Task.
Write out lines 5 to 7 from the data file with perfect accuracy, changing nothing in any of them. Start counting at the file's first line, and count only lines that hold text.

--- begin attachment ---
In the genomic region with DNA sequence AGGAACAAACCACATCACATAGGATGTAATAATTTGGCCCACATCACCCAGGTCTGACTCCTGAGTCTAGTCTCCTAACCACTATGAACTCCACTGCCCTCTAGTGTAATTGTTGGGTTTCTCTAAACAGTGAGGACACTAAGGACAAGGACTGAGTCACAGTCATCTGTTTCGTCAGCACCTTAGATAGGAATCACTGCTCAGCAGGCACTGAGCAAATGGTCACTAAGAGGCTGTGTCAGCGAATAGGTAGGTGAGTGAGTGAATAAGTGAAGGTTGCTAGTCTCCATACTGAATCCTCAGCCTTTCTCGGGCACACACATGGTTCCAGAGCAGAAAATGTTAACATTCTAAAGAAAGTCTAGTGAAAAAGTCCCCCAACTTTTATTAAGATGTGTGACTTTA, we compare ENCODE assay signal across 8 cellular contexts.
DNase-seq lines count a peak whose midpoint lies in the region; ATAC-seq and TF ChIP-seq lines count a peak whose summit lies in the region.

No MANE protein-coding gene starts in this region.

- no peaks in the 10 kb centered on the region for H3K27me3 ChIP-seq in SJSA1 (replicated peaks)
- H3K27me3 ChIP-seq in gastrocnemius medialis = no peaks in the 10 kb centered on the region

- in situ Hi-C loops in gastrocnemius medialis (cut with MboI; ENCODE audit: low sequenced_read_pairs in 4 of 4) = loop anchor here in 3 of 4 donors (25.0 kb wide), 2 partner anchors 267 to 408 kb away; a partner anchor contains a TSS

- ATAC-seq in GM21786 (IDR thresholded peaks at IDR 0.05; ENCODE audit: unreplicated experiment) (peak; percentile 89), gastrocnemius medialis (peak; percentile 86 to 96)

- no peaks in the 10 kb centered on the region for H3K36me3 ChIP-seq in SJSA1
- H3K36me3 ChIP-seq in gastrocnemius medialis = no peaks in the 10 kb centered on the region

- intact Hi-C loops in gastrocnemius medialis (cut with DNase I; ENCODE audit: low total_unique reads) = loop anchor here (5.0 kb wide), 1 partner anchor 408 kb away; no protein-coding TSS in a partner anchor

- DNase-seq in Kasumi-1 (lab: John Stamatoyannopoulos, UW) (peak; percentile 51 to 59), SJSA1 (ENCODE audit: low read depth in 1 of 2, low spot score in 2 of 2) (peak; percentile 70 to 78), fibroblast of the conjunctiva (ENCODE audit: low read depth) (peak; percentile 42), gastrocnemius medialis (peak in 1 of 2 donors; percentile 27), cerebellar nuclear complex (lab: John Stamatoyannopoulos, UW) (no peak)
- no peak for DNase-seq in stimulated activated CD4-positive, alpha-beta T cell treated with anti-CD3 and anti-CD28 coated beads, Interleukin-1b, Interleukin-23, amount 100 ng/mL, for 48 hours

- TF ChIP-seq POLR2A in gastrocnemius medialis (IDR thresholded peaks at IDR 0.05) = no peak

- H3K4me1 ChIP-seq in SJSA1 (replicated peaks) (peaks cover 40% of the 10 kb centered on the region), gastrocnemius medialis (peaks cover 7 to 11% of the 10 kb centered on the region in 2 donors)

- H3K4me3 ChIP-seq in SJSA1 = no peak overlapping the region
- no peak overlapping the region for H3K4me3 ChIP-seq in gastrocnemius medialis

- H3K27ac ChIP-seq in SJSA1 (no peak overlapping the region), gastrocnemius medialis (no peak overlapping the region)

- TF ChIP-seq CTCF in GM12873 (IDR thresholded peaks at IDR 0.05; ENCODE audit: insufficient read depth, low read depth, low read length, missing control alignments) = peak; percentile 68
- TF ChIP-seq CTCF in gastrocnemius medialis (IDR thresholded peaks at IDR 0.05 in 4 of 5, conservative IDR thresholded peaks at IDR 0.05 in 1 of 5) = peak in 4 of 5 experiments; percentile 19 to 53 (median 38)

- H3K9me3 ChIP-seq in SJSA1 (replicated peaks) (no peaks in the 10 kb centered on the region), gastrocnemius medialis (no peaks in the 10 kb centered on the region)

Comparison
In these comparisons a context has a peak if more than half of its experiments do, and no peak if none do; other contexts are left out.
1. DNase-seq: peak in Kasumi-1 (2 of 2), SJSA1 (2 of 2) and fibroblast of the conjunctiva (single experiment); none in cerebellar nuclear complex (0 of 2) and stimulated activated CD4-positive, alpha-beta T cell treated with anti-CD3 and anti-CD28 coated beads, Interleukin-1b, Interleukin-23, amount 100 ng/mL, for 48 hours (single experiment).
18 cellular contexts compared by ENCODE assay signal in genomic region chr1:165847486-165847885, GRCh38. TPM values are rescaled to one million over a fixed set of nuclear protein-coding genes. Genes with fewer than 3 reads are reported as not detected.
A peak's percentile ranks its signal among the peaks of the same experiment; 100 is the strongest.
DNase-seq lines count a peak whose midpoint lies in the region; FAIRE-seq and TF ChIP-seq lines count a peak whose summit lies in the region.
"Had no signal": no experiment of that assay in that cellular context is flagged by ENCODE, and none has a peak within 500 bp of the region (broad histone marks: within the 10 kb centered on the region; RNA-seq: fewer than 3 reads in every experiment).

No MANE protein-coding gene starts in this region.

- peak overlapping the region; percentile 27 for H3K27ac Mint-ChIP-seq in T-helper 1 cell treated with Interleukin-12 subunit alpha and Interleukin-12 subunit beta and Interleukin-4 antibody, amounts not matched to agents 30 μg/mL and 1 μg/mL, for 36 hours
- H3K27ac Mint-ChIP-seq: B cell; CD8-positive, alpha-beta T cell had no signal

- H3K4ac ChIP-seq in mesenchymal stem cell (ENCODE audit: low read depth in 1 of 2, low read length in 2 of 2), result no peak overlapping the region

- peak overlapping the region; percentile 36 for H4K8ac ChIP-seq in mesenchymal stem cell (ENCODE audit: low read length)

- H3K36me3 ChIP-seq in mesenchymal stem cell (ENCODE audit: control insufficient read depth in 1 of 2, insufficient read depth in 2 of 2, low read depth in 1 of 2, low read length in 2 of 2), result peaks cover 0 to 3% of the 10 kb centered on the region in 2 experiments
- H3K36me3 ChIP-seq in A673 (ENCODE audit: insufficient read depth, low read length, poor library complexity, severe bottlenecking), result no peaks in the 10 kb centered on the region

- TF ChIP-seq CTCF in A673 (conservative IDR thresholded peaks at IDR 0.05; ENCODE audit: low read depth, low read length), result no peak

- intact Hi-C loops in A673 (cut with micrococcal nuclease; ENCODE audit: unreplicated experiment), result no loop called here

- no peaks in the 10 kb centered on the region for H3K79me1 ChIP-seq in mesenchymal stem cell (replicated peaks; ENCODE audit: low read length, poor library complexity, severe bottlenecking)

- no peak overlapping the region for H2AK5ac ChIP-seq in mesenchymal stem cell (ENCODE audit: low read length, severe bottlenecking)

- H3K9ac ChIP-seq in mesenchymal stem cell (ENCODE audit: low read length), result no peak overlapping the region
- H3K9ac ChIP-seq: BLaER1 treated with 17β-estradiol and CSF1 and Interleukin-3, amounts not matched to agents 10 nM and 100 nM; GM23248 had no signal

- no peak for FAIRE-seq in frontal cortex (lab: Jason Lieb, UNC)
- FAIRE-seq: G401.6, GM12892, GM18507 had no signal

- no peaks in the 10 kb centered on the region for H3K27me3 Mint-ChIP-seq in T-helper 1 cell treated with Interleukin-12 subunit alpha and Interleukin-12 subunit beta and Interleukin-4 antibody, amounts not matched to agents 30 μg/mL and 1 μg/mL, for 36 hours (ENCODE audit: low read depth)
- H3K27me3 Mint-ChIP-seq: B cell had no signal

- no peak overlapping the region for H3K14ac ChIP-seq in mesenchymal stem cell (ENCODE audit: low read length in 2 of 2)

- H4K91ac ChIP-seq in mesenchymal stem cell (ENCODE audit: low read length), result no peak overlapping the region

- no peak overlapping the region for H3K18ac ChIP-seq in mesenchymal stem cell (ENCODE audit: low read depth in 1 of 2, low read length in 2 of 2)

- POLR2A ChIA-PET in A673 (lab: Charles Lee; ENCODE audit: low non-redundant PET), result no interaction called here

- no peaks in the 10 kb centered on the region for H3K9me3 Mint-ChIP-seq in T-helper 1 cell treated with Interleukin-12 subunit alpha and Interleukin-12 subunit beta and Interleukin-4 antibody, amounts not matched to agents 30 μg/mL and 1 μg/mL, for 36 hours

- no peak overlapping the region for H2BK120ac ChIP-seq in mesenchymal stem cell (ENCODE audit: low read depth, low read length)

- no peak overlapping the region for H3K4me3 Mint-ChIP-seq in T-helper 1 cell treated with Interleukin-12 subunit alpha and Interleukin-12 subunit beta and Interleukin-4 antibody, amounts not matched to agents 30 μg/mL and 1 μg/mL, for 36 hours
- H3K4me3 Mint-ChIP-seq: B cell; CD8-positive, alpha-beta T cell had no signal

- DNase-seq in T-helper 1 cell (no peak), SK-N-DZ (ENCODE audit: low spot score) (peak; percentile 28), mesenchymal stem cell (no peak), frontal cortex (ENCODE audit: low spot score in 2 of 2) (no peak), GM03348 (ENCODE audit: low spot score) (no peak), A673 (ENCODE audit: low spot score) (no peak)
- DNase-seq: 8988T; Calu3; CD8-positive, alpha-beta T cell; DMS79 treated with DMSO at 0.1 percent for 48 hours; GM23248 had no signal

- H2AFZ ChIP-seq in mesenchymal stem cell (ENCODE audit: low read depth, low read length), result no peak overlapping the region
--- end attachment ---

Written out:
- H3K27me3 ChIP-seq in gastrocnemius medialis = no peaks in the 10 kb centered on the region

- in situ Hi-C loops in gastrocnemius medialis (cut with MboI; ENCODE audit: low sequenced_read_pairs in 4 of 4) = loop anchor here in 3 of 4 donors (25.0 kb wide), 2 partner anchors 267 to 408 kb away; a partner anchor contains a TSS

- ATAC-seq in GM21786 (IDR thresholded peaks at IDR 0.05; ENCODE audit: unreplicated experiment) (peak; percentile 89), gastrocnemius medialis (peak; percentile 86 to 96)